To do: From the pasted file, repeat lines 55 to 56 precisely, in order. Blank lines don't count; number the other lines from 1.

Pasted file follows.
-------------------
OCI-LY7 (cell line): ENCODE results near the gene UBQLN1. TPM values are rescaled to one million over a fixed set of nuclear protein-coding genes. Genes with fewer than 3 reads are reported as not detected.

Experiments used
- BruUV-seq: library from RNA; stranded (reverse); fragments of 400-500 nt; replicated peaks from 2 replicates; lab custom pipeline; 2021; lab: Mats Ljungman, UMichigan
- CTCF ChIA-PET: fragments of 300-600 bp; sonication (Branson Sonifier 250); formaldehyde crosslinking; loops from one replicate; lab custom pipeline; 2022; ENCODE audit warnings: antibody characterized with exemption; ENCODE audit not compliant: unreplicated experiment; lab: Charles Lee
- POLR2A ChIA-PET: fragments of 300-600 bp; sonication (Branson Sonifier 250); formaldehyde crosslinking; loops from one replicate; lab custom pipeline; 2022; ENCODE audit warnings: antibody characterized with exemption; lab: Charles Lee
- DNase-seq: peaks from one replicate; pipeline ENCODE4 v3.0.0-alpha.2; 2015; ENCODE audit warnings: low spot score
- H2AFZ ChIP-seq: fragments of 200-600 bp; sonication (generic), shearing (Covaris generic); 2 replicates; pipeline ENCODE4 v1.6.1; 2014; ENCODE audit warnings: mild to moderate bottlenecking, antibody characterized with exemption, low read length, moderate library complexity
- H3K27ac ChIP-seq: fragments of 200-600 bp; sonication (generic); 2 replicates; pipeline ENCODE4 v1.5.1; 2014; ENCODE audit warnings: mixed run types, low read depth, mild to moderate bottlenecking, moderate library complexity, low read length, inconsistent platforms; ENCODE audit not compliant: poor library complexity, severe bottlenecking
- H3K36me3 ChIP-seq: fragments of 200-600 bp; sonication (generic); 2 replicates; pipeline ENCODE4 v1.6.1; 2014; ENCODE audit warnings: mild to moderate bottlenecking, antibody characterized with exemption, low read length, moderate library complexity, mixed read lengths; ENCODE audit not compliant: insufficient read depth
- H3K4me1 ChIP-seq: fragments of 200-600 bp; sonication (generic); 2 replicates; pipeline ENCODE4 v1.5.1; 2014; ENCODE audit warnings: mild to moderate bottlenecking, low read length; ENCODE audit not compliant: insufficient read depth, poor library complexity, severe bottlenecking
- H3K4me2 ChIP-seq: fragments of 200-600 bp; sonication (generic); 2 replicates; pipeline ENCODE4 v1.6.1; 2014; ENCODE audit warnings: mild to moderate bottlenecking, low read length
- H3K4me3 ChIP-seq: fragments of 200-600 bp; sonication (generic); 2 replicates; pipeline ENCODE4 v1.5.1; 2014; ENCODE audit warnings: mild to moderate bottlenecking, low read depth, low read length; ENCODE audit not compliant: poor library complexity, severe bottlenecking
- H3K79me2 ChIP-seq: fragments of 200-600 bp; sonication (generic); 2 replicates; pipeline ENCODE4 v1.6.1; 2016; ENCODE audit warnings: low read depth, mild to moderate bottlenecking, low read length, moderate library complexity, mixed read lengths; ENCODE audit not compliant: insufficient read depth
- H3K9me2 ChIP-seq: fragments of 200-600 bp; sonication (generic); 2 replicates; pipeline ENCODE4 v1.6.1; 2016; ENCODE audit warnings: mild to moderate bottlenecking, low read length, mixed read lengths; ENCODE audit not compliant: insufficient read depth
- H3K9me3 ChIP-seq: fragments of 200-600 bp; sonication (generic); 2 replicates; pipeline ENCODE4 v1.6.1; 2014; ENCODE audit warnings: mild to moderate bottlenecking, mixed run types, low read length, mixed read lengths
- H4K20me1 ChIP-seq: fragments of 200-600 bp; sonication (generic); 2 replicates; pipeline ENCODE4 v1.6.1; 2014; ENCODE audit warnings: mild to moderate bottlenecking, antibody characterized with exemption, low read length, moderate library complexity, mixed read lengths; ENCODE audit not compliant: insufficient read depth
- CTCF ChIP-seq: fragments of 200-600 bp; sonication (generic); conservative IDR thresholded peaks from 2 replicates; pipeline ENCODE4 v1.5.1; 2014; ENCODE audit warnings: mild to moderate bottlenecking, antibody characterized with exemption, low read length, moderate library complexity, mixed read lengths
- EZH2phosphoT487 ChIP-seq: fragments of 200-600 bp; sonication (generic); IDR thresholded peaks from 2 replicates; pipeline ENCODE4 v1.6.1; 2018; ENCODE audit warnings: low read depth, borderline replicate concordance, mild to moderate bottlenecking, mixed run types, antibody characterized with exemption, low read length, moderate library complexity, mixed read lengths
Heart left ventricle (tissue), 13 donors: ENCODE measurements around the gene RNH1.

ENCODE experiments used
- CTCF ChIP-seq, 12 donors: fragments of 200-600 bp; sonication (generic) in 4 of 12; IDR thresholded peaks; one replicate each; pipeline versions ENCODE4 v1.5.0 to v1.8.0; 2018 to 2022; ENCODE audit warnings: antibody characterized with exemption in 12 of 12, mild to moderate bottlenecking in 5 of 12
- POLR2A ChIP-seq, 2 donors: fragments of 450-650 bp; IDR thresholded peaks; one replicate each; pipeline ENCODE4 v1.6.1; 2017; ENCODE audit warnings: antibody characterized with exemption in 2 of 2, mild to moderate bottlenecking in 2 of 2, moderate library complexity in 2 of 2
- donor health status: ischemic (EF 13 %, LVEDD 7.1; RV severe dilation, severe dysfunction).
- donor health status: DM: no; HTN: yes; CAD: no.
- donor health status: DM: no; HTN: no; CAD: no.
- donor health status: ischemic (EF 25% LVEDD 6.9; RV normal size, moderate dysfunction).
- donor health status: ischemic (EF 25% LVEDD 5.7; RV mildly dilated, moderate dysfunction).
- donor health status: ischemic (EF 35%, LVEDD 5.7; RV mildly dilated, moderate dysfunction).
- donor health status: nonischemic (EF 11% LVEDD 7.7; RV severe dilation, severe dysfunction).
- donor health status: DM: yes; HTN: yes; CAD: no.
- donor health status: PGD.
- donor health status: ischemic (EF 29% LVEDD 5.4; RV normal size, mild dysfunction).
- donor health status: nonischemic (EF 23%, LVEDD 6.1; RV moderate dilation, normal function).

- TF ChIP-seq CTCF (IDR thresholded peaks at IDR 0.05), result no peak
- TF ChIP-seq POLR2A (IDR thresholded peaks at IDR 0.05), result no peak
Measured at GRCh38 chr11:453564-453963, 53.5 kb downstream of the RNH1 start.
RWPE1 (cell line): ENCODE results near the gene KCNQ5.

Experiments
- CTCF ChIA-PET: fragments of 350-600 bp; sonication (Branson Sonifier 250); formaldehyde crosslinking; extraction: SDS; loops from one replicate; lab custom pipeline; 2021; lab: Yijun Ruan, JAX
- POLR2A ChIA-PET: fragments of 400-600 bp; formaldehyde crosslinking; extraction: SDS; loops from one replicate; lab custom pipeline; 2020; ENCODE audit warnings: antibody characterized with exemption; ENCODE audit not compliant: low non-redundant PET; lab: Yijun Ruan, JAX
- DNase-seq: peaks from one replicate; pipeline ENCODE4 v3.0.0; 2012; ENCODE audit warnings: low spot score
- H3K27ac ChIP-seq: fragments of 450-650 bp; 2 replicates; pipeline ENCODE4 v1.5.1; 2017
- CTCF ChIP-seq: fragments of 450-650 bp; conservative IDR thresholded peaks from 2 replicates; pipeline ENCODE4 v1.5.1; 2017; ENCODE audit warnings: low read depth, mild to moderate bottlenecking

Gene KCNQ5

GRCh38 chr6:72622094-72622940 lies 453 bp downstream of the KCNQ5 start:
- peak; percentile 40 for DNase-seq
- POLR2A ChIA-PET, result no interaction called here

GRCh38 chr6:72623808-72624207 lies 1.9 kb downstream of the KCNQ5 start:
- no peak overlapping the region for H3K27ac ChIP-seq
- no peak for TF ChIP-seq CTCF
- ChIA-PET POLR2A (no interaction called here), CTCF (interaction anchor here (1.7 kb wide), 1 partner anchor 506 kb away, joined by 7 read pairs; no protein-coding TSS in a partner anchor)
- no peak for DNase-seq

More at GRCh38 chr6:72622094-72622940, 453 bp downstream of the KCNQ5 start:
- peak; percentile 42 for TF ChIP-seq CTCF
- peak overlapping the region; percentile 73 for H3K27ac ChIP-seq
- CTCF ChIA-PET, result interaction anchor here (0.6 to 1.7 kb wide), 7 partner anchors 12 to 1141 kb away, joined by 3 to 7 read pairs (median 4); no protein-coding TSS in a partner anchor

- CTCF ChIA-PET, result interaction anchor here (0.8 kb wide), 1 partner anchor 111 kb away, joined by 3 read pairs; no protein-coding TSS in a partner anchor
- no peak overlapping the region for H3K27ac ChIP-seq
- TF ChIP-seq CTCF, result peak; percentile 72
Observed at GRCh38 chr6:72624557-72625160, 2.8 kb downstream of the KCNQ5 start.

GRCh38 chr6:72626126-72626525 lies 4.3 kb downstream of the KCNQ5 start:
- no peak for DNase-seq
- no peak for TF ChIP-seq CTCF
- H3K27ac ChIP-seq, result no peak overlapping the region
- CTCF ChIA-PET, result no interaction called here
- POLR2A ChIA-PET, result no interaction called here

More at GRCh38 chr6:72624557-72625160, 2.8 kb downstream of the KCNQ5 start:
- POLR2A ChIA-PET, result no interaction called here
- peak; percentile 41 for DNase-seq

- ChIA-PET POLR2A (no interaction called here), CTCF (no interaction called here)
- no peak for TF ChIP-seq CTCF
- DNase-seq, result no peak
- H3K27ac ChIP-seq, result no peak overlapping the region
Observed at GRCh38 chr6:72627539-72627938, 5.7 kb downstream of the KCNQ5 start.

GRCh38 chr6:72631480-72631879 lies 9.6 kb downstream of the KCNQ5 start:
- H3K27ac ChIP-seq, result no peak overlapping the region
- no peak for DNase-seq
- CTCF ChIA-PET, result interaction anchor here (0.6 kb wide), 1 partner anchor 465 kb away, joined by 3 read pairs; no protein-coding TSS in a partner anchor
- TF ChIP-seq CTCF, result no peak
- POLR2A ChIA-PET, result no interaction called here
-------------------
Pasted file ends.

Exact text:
- peak overlapping the region; percentile 73 for H3K27ac ChIP-seq
- CTCF ChIA-PET, result interaction anchor here (0.6 to 1.7 kb wide), 7 partner anchors 12 to 1141 kb away, joined by 3 to 7 read pairs (median 4); no protein-coding TSS in a partner anchor